Web interaction then it may be sending your information to some third party.
There is a good possibility that you’ve had your cell phone tapped.
Wiretap detection can be a tricky business.
For wiretap, detection uses a tap detector.
A tap detector is a physical device you can hook up to your phone.
In order for any such device to be of any use in the detection of a wiretap.
Look for a device that measures impedance and capacitance levels, along with high-frequency signal changes.
Install an app.
For smartphones, you might be able to install a tap detecting app that can pick up.
On tap signals and unauthorized access to your cell phone data.
The effectiveness of these apps is debatable, so even these may not provide you with irrefutable proof.
Some apps of this nature are only useful in detecting bugs placed by other apps.
Ask your phone carrier for help.
You can ask your phone carrier to check using professional equipment.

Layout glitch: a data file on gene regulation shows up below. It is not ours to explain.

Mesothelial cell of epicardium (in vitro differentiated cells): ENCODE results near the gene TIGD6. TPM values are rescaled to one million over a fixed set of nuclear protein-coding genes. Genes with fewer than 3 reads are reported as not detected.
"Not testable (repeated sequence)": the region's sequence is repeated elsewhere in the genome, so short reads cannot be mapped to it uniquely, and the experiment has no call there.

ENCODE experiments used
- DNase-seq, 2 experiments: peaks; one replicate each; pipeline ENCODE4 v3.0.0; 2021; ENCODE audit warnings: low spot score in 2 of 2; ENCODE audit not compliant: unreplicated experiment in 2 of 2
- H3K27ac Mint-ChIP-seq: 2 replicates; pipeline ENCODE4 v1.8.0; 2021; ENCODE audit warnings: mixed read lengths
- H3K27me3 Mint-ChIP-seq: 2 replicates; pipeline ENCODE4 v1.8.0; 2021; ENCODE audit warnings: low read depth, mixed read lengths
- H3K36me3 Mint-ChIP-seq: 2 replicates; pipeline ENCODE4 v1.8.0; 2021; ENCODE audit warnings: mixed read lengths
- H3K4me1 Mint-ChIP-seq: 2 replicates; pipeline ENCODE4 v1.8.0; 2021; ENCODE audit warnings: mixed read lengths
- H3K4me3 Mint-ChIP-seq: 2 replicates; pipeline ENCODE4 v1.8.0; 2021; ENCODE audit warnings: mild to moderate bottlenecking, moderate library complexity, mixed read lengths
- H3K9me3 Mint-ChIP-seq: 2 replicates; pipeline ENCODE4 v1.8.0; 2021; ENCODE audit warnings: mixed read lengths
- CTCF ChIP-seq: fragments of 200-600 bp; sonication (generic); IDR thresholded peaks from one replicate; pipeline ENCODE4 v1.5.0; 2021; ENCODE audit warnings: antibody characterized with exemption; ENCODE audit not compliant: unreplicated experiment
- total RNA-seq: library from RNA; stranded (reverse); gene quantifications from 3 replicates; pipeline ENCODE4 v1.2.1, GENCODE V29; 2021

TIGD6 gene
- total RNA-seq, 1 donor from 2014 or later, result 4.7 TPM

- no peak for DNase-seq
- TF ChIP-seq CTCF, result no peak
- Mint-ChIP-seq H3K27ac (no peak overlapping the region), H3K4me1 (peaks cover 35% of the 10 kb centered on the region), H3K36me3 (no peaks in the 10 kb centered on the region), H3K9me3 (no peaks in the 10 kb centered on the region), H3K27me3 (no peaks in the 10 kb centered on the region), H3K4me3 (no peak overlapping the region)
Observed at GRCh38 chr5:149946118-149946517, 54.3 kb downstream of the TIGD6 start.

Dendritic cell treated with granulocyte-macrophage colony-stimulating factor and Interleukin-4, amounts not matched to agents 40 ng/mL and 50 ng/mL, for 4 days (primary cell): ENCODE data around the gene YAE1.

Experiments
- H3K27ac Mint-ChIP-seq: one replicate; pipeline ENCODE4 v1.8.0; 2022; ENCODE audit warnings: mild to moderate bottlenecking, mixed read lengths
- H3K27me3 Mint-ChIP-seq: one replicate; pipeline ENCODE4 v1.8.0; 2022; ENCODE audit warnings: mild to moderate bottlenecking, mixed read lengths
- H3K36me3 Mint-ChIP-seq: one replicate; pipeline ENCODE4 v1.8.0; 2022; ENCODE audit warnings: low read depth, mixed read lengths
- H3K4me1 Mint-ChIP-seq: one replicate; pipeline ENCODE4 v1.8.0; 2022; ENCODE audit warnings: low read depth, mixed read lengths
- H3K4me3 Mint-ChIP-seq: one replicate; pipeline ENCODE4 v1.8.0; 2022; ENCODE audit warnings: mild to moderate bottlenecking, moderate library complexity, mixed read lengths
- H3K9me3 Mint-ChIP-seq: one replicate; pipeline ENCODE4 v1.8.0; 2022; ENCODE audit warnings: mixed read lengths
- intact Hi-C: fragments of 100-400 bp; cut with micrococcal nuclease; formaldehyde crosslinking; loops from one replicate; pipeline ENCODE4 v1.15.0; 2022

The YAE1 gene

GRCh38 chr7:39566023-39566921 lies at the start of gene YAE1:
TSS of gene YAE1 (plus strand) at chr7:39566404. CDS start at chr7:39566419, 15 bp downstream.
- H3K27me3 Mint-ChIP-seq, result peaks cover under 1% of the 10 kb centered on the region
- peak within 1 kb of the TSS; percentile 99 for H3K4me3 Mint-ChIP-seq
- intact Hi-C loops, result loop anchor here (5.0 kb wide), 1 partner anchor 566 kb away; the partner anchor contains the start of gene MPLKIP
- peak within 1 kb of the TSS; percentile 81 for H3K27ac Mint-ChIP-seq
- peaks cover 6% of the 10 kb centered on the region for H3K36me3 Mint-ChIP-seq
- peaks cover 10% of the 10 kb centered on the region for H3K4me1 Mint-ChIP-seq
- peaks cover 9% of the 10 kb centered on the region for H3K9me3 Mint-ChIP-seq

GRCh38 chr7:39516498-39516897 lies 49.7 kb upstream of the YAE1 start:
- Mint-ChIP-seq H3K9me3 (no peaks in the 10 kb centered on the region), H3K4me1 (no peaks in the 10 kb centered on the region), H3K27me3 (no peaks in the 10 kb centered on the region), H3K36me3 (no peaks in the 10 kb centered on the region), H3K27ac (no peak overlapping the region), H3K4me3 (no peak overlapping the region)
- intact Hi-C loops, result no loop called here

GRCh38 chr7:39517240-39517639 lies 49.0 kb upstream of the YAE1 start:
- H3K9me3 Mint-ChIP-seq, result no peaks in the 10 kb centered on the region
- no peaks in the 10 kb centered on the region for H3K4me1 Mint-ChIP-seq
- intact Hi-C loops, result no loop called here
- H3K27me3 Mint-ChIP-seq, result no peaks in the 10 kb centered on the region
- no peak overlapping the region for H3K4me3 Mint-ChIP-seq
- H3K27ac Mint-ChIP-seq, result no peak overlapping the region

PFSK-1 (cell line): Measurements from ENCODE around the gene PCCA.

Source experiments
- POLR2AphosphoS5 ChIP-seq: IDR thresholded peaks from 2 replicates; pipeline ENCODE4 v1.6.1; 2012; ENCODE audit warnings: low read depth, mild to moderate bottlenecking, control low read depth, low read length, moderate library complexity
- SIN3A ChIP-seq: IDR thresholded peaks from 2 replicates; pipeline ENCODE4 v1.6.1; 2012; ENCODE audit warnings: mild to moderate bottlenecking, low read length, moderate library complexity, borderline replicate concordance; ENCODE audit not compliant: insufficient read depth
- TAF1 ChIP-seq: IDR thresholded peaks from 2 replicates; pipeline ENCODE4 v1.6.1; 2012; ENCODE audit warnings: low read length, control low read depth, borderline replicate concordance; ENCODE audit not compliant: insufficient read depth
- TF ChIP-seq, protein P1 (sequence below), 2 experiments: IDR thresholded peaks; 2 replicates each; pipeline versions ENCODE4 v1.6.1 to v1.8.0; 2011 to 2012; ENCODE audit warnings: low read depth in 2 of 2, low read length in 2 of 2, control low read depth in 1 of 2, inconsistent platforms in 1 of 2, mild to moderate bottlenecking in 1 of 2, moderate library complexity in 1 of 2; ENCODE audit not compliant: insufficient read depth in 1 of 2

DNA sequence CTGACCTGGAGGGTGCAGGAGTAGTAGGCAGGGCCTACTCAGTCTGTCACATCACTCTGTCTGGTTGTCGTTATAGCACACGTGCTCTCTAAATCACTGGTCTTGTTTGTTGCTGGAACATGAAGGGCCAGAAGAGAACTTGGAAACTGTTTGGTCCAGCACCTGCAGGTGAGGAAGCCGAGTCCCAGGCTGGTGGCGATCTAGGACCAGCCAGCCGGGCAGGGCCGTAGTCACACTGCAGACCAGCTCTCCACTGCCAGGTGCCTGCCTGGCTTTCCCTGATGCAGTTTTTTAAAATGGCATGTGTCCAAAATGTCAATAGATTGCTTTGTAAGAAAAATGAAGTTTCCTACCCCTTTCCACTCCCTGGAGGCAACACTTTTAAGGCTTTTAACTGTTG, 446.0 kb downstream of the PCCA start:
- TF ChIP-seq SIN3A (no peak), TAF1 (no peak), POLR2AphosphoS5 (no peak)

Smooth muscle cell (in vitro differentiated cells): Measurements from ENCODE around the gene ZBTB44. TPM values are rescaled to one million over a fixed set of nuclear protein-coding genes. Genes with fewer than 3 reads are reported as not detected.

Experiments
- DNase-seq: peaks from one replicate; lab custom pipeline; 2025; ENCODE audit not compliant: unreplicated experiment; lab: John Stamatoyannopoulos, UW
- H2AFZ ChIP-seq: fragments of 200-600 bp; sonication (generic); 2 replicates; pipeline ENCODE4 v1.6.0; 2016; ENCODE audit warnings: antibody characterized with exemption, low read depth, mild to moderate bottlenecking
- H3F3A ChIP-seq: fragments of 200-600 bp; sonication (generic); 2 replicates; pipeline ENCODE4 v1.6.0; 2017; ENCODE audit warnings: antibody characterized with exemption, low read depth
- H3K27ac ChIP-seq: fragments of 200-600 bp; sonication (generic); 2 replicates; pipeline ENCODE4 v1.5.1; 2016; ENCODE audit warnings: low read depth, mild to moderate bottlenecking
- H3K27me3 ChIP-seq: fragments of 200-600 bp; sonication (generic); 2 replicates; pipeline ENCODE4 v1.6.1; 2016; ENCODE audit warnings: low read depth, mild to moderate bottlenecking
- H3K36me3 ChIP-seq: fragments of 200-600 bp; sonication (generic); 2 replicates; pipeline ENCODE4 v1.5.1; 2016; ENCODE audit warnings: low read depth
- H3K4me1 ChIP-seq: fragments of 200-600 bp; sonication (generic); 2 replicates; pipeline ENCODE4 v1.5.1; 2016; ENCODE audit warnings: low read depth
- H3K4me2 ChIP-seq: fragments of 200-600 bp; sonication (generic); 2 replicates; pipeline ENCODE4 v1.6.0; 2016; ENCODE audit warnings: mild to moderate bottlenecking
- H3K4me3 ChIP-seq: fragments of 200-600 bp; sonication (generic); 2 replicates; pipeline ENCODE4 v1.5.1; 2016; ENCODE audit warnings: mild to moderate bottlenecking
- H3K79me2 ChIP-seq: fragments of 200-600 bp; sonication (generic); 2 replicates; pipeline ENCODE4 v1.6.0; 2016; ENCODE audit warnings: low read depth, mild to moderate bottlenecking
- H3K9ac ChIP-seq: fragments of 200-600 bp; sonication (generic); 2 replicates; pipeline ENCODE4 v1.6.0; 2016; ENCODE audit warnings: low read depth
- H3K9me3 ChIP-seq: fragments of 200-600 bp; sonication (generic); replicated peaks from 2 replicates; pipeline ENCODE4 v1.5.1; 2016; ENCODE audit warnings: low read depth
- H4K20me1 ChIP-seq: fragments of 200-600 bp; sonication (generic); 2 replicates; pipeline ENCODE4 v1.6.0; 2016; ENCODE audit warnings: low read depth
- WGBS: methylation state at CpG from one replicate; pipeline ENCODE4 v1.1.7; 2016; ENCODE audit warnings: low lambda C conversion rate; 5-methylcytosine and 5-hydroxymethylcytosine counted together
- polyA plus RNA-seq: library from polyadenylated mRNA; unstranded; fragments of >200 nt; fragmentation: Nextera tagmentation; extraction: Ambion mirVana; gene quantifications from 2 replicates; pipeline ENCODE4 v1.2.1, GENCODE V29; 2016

A standard line analysis performed by the phone company will be able to detect .
Most illegal wiretaps, listening devices, low-frequency devices, and phone line splicing.
Note that if you have asked your phone company to check for wiretaps and bugs.
But the company refuses your request or claims not to find anything after barely searching.
There is a chance that it could be administering a government request.
Go to the police.
Moreover, you can enlist their help in catching whoever is responsible for the tap, as well.
Some Gadgets for wiretapping detection or disabling
They are not for detection but instead the disable any wiretapping device on your phone.
Audio jammers generate a random masking sound that desensitizes microphones in the area, rendering them completely unable to record.
Audio jammers are effective against any wiretapping device with a microphone as a major component.
Including tape recorders, RF transmitters, hard-wired microphones, and shotgun microphones.
Phone Wiretap Detection
In Spy World Miami you can buy equipment that analyzes your analog phone lines.
And detects wiretaps in the phone, the phone jack, outside on the pole, and even in the transformer box.
Spy World offers countermeasures systems, bug detectors, and other detection tools available from many manufacturers.
We also give you professional advice so you get a general evaluation of the devices.
Functions and usefulness in detecting wiretaps and bugs.
Coral Gables is a city in Miami Dade County
Florida, United States, located southwest of Downtown Miami.
Wiretap Detection Miami Beach Coral Gables.